The folks who run the famous Iditarod dog race through Alaska have long had a policy of testing the dogs for illegal substances. Now the people riding behind the dogs -- called "mushers" -- will be subject to drug and alcohol testing.
That means three-time champion Lance Mackey will have to mush next year without using marijuana. Mackey is a throat cancer survivor, and has a medical marijuana card that allows him to use pot for medical purposes.
Mackey admits marijuana has helped him stay awake and focused through the 1,100-mile race, but he insists it doesn’t give him an edge.
“It isn’t the reason I’ve won three years in a row,” Mackey told the Anchorage Daily News. ”I think it’s a little bit ridiculous,” he said of the new policy. ”It is a dog race, not a human race. It doesn’t affect the outcome.”
Mackey doesn’t blame the Iditarod board for creating the new policy, but he contends he is being targeted by other mushers jealous of his three straight Iditarod titles.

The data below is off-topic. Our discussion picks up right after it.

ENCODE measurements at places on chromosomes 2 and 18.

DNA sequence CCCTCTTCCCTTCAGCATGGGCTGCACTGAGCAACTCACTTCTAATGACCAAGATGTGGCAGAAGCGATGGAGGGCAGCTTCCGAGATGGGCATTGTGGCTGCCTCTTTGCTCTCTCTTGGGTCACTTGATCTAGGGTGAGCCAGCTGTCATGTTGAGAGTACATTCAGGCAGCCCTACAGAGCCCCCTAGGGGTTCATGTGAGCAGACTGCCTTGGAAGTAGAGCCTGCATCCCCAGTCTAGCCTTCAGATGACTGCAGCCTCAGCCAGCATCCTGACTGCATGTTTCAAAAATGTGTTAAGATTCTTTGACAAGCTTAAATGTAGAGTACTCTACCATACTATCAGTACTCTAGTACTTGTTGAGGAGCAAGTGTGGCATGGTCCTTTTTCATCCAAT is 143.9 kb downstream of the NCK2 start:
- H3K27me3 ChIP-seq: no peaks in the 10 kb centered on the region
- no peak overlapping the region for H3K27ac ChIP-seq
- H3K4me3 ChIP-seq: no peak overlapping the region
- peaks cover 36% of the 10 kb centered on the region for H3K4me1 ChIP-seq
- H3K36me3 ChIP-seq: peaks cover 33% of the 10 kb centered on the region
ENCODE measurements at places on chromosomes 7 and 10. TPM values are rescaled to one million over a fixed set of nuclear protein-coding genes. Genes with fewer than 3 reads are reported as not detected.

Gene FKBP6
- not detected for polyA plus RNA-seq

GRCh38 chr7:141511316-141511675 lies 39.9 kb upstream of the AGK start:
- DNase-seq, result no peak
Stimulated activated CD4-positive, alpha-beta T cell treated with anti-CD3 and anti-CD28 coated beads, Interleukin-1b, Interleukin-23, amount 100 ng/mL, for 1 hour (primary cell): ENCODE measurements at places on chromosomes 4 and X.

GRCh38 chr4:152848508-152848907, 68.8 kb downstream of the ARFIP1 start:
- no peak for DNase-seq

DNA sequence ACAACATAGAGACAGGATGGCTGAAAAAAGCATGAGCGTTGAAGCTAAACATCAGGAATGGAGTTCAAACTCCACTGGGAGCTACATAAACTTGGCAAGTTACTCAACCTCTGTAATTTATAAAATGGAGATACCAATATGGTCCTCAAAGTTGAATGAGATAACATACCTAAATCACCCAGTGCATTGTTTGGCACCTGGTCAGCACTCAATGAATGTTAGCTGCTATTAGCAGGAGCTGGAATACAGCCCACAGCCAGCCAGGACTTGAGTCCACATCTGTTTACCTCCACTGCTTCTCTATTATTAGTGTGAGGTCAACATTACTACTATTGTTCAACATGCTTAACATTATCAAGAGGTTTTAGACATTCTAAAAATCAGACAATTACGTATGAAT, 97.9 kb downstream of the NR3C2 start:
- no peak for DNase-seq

The Iditarod has had an informal drug and alcohol policy since 1984, but they have never tested mushers before. Officials haven’t decided who will get tested, or when, where and how it will be done. “It might be random. It might be a group of mushers at a specific checkpoint,” said executive director Stan Hooley.
Despite his medical marijuana clearance, Mackey said he will not pursue a therapeutic use exemption; instead, he’ll just abstain for a while.
“I’m going to pee in their little cup,” he said. “And laugh in their face.”